the siege of that town by the English, in 1430, relates an anecdote of Jeanne d'Arc, which, if correct, not only belies the French historians, who pretend that the Pucelle never used her sword in battle, but displays her in a point of view not very favourable to her character as a magnanimous and noble-minded woman.
“ In the moneth of Maie, 1430, with a valiant man in feats of armes on the duke of Burgognions side, one Franquet and his band of three hundred souldiers, making all towards the maintenance of the siege, the Pucell Jone and a foure hundred with hir did meet. In great courage and force did she and hir people sundrie times assaile him, but be with his, (though much under in number) by meanes of his archers in good order set, did so hardilie withstand them, that for the first and second push she rather lost than wan. Whereat this captinesse, stricken into a fretting chafe, called out in all hast the garrison of Laignie, and from other the forts thereabout, who thicke and threefold came downe with might and maine, in armour and number so far exceeding Franquets, that though they had done bir much hurt in hir horsemen, yet by the verie multitude were they oppressed, most in hir furie put to the sword; and as for to Franquet that worthie capteine himselfe, bir rage not appeased, till out of hand she had his head stroken off: contrarie to all manhood (but she was a woman,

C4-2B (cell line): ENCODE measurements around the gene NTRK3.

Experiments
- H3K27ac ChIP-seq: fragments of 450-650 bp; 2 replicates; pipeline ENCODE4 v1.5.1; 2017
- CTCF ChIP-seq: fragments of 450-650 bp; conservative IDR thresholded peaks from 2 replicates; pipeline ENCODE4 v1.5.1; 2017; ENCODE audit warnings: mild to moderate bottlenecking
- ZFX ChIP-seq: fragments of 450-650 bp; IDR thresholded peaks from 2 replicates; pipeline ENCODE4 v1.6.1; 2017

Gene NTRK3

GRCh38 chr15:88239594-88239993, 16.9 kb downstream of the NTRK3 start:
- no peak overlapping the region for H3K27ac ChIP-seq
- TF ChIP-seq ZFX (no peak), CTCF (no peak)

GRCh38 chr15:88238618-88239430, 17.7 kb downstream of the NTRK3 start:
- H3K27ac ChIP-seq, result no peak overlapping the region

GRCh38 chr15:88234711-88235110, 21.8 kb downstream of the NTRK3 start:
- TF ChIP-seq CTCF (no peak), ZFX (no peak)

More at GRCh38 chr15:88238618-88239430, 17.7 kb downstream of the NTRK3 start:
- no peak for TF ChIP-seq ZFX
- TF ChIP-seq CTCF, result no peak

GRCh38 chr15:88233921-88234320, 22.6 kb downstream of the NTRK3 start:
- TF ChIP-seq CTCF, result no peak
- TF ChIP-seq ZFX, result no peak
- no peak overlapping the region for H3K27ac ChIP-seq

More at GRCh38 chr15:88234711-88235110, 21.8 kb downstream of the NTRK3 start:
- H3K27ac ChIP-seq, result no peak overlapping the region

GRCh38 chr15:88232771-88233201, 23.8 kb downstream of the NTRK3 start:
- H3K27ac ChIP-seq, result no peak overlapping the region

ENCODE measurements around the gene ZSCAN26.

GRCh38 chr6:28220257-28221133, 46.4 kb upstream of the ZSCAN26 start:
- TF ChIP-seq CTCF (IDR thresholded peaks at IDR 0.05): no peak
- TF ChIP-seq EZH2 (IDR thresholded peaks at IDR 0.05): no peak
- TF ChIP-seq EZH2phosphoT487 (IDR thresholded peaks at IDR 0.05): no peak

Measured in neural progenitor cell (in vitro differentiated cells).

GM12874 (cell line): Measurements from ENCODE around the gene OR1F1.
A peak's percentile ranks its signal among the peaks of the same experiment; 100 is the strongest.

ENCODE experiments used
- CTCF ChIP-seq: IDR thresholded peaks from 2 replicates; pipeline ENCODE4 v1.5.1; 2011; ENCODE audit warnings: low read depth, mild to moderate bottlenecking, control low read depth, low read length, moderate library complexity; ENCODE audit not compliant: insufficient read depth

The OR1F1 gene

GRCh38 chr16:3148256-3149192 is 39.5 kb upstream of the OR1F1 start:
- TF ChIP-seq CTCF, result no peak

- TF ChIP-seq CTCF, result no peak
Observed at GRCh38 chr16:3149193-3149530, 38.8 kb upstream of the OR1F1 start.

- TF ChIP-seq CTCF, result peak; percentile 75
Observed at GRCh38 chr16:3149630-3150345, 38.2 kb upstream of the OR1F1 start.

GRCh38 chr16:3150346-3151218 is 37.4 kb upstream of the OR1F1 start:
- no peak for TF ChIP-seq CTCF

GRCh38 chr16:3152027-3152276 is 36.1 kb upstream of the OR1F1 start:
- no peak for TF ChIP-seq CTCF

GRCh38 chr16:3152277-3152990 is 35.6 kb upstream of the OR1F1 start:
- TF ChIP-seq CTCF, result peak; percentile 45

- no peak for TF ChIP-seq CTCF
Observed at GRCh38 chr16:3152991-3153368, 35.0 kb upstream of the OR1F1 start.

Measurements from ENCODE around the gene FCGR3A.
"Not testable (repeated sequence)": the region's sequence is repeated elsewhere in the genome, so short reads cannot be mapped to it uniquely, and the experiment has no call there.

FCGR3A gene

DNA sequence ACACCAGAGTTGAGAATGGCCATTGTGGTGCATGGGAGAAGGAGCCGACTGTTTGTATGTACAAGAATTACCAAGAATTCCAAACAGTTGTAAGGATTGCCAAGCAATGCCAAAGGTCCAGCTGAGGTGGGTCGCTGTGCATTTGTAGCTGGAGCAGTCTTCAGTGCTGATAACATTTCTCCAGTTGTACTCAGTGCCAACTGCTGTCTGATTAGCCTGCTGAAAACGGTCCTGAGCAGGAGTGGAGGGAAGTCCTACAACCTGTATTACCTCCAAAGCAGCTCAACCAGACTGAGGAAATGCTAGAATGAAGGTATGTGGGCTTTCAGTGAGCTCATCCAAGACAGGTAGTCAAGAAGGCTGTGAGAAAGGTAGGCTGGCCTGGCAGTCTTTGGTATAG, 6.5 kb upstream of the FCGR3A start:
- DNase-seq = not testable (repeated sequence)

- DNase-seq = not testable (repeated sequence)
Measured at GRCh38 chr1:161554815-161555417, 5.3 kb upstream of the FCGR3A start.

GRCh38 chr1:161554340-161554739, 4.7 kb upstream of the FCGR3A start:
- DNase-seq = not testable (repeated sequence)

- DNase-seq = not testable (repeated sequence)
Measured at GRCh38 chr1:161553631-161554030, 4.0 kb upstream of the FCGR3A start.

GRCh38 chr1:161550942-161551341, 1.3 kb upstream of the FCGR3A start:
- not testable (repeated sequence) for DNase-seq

if she were that) and contrarie to common right and law of armes. The man for his merits was verie much lamented, and she by hir malice then found of what spirit she was.”
Page 119. So that when he had arrived in Paris, the said
duke abided by nothing which he had promised. Grafton, speaking of the duke of Burgundy's visit to Paris, at page 543, states as under:
“ Sone after these doynges, came to Parys with a great companie Philip, duke of Burgoyn, which was of the regent, and the ladie his wife, honourably receyved, and highly feasted. And after long consultation had; for the recoveryng of the townes, lately by the French king stollen and taken, it was agreed, that the duke of Bedford should raise an armie, for the recoverie of the sayde fortresses, and that the duke of Burgoyn should be his deputie, and tary at Parys, for the defence of the same.”